Alexander Rabb CC
Forest, Early Autumn
I fix on the overstory.
How the trees slip their reds
and yellows on bit by bit.
Once, I was a detail in the understory--
I bloomed in shade
like some weird poisonous plant--
and also the victor of a fable written
before I was conceived,
before I germinated in the scat
that covered the whole of my childhood.
Why did my father strive
to drag me back to Hades at twilight
on Wednesday night?
I want to write
about the forest, the way leaves change
in a seductive, slow dance in early autumn.
I want to explore root systems, how parent
trees guide nutrients to their sapling.
I want to tell you trees grow close to each other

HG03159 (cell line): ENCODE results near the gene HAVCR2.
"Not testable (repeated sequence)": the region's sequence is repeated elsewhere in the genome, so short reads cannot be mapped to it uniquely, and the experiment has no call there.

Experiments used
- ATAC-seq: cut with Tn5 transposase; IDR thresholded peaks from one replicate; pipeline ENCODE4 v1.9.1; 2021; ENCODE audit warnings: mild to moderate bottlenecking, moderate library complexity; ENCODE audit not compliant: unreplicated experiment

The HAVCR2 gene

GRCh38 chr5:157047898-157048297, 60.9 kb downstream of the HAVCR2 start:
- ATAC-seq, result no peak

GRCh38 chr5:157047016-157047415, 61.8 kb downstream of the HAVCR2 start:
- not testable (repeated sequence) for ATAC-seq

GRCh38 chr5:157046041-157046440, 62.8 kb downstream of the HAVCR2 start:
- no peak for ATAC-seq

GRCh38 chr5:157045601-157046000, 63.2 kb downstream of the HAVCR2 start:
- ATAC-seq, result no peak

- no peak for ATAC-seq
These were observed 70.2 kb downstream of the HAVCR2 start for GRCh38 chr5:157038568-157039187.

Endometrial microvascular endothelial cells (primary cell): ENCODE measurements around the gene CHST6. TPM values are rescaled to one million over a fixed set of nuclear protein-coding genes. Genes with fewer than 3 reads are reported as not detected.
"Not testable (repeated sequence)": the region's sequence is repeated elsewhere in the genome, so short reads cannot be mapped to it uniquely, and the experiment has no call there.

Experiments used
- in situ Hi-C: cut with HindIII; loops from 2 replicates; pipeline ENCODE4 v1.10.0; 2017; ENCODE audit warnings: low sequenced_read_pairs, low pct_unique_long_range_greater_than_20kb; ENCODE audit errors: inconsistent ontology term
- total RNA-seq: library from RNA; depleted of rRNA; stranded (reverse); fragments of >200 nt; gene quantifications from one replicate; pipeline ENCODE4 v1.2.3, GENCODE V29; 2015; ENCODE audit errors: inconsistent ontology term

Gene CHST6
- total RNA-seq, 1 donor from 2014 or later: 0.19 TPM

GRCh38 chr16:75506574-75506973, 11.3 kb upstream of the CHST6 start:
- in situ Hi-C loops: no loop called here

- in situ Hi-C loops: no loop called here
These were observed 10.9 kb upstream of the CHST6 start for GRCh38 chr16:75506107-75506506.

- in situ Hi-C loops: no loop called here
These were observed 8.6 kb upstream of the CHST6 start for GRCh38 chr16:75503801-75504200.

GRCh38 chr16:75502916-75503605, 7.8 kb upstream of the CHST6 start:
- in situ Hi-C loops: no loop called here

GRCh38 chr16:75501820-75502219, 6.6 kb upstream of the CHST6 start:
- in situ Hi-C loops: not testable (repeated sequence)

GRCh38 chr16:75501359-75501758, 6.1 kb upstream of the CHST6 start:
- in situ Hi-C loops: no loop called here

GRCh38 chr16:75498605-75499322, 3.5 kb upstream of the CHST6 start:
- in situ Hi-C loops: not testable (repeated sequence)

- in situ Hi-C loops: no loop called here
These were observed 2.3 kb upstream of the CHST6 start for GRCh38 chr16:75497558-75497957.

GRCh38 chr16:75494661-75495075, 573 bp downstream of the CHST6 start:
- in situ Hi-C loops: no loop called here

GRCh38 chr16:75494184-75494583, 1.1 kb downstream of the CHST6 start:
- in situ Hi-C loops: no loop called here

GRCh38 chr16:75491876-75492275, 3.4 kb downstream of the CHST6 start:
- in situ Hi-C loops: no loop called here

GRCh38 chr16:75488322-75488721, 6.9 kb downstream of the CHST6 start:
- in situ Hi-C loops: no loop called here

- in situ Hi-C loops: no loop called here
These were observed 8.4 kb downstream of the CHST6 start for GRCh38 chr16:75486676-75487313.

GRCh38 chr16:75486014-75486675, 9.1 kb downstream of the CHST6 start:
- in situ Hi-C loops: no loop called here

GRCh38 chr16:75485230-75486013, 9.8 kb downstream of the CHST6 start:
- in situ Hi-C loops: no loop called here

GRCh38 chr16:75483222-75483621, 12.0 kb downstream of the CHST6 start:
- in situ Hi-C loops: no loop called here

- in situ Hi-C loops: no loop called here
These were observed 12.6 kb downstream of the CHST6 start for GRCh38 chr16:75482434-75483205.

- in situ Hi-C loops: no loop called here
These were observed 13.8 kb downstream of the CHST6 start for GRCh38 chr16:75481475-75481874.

over great distance and many years.
He tried to drown me in his bottle of sorrows.
He keeps it by his side while he ticks
columns of who wronged him, how and why.
Trauma is delicate
twenty years can pass
and like a hair-trigger pistol someone explodes.
Someone says, enough.
Suzanne Frischkorn is the author of Lit Windowpane (2008), Girl on a Bridge (2010), and five chapbooks. Her poems have recently appeared in Juked, Los Angeles Review, The Night Heron Barks, Pine Hills Review, SWWIM, Dear America: Letters of Hope, Habitat, Defiance, and Democracy (Trinity University Press, 2020), NPR's Poetry Moment podcast, and elsewhere. She is the recipient of the Aldrich Poetry Award for her chapbook Spring Tide, selected by Mary Oliver, an Emerging Writers Fellowship from the Writer’s Center for her book Lit Windowpane, and an Individual Artist Fellowship from the Connecticut Commission on Culture and Tourism.
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